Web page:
Seven law school deans ripped the principal law school accreditor American Bar Assocation(ABA) on a variety of charges, from opposing weekend law schools to imposing rules that suppress minority enrollment to blocking construction of inexpensive law schools.
At a time when law school tuitions at ABA-accredited schools have soared into the $30,000-to-$45,000-a-year range, Dean Kent Syverud of Washington University, St. Louis, asked, “Can we all exist as Ritz-Carlton law schools?”
His criticism of ABA requirements for building luxurious schools that drive up student tuition was cited by Dean Richard Matasar of New York Law School as support for allowing law schools to exist in ways that would allow them to cut educational costs.
Still another law school official, Associate Dean John Nussbaumer of Cooley Law School, Lansing, Mich., said the ABA “fought us every step of the way” when Cooley attempted to start the country’s first weekend law school for nontraditional students. “It took us over three years to do so.” Nussbaumer also charged the ABA fights law schools seeking to open branch campuses.
He said besides Cooley the only other law school granted such permission was Widener Law of Wilmington, Del., “and there has been 17 years in between those two. That keeps the door to legal education closed in underserved geographic regions that are not currently served by an accredited law school.”
The Wilmington dean said the ABA pressured Cooley into raising its Law School Admission Test(LSAT) score requirements so that “our African-American enrollment was cut roughly in half.”
Nussbaumer said Cooley had a five-year battle in which ABA threatened not to renew its accreditation if it didn’t comply. “But because of that, we were forced to choose, and we gave in (on LSAT). I’m not proud of it---but we were threatened with sanctions.”
Dean David Van Zandt of Northwestern University School of Law, Evanston, Ill., speaking for the American Law Deans Association(ALDA), said, the ABA “enforces a ‘one-size-fits-all’ model of legal education.”
“The ABA standards should permit a law school to pursue its own mission in any way that it deems appropriate so long as it meets the minimum requirements of providing a sound legal education,” he said.
“ALDA does not believe that the standards should dictate that a law school have a particular mission or provide a legal education in a specified way as long as the legal education that the law school provides is a sound legal education.”
Van Zandt said that besides “restricting how the legal educators in each law school pursue their mission, the ( ABA ) requirements raise the cost of legal education to our students overall, a matter of great public concern.” Joe Harbaugh, dean of Nova Southeastern University Law Center, Ft. Lauderdale, Fla., said ABA ’s present standards “do not allow very much flexibility for innovativeness on the part of law schools.”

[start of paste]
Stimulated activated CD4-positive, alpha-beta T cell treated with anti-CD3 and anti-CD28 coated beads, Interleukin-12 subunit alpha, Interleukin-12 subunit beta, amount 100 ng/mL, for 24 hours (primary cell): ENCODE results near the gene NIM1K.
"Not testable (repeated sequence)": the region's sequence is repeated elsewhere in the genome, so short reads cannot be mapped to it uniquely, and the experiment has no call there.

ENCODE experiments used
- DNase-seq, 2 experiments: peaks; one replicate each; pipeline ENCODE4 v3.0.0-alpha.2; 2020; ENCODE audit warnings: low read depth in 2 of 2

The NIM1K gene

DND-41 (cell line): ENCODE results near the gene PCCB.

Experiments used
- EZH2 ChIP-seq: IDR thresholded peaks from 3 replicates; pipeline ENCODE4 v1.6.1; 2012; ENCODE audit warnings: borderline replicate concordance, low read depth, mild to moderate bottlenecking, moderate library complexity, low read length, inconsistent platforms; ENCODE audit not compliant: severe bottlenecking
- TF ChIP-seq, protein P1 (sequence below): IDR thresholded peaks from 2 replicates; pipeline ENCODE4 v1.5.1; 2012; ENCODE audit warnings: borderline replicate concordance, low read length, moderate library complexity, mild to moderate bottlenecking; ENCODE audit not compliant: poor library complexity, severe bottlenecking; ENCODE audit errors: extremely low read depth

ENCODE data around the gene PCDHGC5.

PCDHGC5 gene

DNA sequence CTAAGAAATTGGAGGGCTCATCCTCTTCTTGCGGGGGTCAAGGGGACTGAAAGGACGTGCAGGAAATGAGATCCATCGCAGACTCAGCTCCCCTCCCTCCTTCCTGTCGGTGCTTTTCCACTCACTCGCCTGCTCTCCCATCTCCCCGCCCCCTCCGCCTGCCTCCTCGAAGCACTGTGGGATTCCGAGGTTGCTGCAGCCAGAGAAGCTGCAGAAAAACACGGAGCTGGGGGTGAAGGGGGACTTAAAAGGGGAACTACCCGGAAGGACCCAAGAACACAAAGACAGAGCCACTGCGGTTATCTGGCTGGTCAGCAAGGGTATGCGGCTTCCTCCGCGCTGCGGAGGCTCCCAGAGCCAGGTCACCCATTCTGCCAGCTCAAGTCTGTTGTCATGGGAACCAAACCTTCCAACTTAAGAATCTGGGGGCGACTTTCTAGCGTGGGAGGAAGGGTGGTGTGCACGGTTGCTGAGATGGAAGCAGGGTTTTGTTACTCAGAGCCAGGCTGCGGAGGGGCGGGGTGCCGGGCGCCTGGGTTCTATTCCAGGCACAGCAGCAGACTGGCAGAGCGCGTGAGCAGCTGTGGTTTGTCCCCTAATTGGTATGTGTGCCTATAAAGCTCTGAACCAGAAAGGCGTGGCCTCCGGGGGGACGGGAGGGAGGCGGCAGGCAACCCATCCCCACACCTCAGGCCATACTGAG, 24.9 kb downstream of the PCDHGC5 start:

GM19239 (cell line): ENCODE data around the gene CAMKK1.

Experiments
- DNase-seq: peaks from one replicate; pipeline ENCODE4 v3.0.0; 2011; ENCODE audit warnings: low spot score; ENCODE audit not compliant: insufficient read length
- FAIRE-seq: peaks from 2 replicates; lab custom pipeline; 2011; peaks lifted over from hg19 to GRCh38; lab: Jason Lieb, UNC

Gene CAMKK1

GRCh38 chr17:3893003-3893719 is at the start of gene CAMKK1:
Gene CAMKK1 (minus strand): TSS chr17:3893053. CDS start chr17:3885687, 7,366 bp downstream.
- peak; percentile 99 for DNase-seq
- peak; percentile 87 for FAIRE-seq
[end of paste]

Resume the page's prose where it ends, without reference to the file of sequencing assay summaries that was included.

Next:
He said legal educators should be free to “innovate and create so that there are differences between and among schools and progress in education.” Dean Jon Garon of Hamline University School of Law, St. Paul, Minn., said the ABA’s accrediting process “makes it difficult for schools to show any independence and creativity” and that ABA has “driven most creativity out of legal education.”
The law deans’ complaints appear in the new book “The Gathering Peasants’ Revolt In American Legal Education”(Doukathsan Press) by Lawrence Velvel and Kurt Olson, dean and assistant professor of law, respectively, at Massachusetts School of Law at Andover .
Velvel and Olson write, “The stifling of all missions but the one approved by the ABA is, unfortunately, perfectly expectable when there is an accreditation process which focuses on enforcing expensive input requirements instead of on whether schools succeed in teaching the competencies needed by practitioners of law…”
The co-authors said the federal Department of Education, Washington, which has renewed its recognition of ABA’s accrediting role, is “a thoroughly inept federal agency (that) pays no attention to the fact that the (ABA) enforces a single, high cost template on all schools instead of allowing schools to carry out individualized missions, especially a mission to educate the less affluent minorities.” #
(Sherwood Ross is a Media Consultant to the Massachusetts School of Law, Andover; reach him at firstname.lastname@example.org )